a Game Changer
in Talent Development
Why do organisations invest in their personnel? Mostly because they want to maximise the available skill-set and increase productivity. But what do employees want? Seeing people-development through the lens of professional identity brings a fresh perspective to talent management.
Simply put, people want to be seen and valued. Aspiring professionals want to grow towards their own chosen objectives and be able to objectively measure their growth. They want to “be someone” at work, not just to
An organisation that provides a framework for their employees to grow, develop themselves according to their own priorities enhances the chances of retaining key talent, thus avoiding the expenses of recruitment and training, not to mention the pressure often placed on other team members in the interim.
Professional Identity for Teams
With employee engagement at an all time low and over 60% of workers experiencing some form of work related burnout, it’s clear things are less than ideal. How then is Professional Identity different from traditional approaches to talent-development?
Talent Development & Growth
In a dramatic reimagining of L&D, Professional Identity is less about the skill-set an organisation wishes to accrue and more about the identity that an individual wishes to develop. What do they want to grow towards? How do they see themselves developing? What insights does this bring to the customer world?
A deeper understanding of themselves affects how and what they choose to learn. By improving the self-worth of individuals we’ve seen countless times how they worry less about themselves and shift their focus to better understand their clients and the business ecosystem they inhabit.
When team members value each other’s strengths, they more effectively relate to one another, avoid potential conflicts and boost team cohesion. However, for a variety of reasons, people have difficulty expressing their strengths. For example, to say, “I’m organised” or “I’m creative” can mean different things to different people.
Professional Identity supports individuals in a process of reflection: to understand where their strengths lie and turn those strengths into insights that others can relate to. The team dynamic, therefore, evolves as members understand each other better and know who to turn to with specific issues.
Most professionals innately believe that, “If you look after me then you will earn my engagement.” They want their welfare to be cared for, to have a healthy work/ life balance, to develop their careers etc.. However, employers often believe that “We expect you to focus on your work, we pay you well, so that should be enough.”
Professional identity re-imagines motivation based on intrinsic values, rather than the usual extrinsic motivators such as perks, bonuses and promotion-pathway. When an organisation explicitly develops individual identity, it demonstrates engagement in tangible action. This counts as a significant plus in the psychological contract between organisation and individual.
“A worker’s self-image as jobholder and her ideal as to how her job should be done,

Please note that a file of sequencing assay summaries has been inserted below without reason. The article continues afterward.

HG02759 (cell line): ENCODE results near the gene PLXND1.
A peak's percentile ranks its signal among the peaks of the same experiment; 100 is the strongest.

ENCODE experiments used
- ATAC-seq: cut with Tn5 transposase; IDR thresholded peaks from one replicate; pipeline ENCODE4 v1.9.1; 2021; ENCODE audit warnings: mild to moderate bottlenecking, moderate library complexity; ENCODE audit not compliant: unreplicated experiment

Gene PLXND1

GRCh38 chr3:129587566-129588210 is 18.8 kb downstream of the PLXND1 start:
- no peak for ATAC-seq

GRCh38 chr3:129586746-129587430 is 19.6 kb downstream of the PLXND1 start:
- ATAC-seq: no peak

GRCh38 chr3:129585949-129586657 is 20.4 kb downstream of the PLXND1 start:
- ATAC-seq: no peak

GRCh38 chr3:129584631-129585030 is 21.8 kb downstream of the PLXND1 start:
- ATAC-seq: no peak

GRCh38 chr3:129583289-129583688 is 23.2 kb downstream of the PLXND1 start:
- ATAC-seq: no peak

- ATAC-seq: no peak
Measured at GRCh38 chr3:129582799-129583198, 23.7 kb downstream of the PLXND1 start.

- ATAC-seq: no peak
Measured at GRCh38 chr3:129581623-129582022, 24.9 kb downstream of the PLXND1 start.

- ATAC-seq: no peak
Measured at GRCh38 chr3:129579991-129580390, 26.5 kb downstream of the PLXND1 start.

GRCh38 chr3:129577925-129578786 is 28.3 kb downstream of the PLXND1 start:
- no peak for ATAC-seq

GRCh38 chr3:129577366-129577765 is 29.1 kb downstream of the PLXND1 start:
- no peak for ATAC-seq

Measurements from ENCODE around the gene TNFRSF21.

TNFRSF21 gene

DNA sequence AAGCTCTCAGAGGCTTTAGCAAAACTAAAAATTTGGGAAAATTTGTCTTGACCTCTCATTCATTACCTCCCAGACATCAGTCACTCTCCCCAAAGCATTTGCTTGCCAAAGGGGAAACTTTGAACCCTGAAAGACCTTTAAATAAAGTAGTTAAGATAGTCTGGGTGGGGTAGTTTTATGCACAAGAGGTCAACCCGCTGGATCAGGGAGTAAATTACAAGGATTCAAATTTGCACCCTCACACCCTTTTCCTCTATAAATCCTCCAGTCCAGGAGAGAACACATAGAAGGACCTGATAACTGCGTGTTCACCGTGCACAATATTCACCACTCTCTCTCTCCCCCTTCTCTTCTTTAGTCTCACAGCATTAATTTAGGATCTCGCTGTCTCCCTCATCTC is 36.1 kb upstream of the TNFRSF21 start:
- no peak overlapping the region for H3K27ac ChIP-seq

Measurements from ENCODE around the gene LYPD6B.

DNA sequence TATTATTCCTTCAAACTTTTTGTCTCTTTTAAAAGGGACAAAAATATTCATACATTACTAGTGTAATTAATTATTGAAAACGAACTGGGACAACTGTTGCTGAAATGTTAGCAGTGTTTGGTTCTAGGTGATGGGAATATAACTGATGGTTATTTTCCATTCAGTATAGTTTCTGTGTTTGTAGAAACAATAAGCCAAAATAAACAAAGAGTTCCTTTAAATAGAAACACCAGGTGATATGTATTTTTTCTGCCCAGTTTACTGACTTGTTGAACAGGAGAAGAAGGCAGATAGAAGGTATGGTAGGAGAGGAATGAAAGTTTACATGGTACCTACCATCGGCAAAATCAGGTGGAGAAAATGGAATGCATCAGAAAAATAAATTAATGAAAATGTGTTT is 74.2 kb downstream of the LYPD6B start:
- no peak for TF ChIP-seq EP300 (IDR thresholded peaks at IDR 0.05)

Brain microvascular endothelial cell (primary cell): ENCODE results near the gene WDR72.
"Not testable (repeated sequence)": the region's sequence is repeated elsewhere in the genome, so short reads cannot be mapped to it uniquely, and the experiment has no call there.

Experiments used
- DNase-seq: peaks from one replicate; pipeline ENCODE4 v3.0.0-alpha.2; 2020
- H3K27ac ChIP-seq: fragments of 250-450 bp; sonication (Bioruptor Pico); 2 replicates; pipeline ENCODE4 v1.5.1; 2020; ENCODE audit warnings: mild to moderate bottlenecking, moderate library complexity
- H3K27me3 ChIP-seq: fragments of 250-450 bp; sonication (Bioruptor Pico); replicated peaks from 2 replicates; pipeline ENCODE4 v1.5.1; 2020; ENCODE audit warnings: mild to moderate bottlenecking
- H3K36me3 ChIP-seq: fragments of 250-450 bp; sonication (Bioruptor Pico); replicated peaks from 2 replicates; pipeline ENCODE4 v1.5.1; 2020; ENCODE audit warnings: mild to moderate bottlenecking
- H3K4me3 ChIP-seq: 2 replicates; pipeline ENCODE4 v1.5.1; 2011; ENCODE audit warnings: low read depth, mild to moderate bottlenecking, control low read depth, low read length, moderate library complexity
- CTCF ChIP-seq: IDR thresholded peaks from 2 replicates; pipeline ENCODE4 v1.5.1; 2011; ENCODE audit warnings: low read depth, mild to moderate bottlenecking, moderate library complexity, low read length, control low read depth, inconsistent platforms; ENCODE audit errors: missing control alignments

can be a major incentive in itself”
Identity and the Economics of Organizations
(Akerlof & Kranton, 2005)
Professional identity is a means to raise the value of HR work
Professional Identity is a game changer at all touchpoints along the employee journey. Starting at the very beginning – recruitment. Without exception, every organisation we have worked with on professional identity has embedded a clear message into their recruitment campaigns: “we develop your professional identity” Why? Because they have found that this is exactly what their recruits are looking for. As a result, these organisations are attractive to work for.
Nobody wants to be hired as just another “human resource”. Today’s professionals are seeking development in their own right, so the message “we develop your professional identity” is exactly what they want to hear. Of course, they want organisations to follow-up on that promise.
A deeper psychological contract
If organisations recruit talent based on extrinsic rewards (pay, conditions, perks etc.), then they invariably attract candidates who are motivated by those extrinsic rewards, who will leave the moment someone offers them more attractive rewards.
But if you attract candidates based on developing their Professional Identity – and genuinely follow-up on that promise – you are offering something much deeper. You are offering intrinsic rewards: roles that will develop their identity. This attracts people who are intrinsically committed to you, not just to the perks.
Consequently when the agreement between employee and employer is founded on a deeper psychological contract you can raise the bar of employee engagement and retention.
Could Professional identity be the next step of your talent-development evolution?
If you feel inspired by what you’ve read so far, and would like to find out more about working together to revive the motivation, cohesion and engagement of your team, then let’s talk.
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